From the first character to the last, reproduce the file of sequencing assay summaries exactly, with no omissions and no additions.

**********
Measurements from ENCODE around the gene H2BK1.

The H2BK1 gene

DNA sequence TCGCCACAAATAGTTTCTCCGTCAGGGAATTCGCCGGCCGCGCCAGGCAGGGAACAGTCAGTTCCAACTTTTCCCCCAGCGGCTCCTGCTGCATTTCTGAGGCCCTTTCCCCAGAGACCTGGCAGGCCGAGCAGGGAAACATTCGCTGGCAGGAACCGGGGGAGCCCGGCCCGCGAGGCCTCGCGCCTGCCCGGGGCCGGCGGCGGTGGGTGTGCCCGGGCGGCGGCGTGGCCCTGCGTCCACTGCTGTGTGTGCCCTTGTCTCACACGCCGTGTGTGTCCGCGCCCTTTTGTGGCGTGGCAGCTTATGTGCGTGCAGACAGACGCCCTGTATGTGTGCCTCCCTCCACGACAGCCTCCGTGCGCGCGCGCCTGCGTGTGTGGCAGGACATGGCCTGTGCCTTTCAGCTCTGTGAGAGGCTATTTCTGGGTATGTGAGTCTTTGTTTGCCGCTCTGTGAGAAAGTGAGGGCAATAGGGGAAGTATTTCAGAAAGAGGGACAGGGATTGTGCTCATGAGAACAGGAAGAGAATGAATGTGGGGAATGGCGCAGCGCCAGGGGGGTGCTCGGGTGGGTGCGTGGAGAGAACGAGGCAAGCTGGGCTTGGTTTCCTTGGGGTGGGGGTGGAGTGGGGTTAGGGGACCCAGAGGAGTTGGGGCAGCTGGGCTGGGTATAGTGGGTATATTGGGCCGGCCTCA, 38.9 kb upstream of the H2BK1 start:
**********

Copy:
Measurements from ENCODE around the gene H2BK1.

The H2BK1 gene

DNA sequence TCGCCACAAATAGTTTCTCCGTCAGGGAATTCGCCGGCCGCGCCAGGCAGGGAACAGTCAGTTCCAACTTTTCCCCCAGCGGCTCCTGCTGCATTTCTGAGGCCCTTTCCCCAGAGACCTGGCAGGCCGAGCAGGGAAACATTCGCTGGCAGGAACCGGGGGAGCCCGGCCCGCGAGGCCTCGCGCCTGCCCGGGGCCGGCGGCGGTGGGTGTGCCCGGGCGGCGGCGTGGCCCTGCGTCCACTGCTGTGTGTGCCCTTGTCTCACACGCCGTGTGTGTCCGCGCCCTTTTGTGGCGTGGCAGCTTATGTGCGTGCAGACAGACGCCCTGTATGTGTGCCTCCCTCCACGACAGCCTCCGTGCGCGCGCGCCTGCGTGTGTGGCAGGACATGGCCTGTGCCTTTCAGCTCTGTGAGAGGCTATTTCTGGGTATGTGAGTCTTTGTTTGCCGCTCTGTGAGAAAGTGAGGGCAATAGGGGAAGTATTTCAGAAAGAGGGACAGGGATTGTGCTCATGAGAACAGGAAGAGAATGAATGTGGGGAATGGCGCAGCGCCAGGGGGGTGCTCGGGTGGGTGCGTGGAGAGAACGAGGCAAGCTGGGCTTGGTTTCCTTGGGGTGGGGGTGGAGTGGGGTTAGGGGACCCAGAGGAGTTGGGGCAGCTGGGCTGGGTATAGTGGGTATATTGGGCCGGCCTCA, 38.9 kb upstream of the H2BK1 start: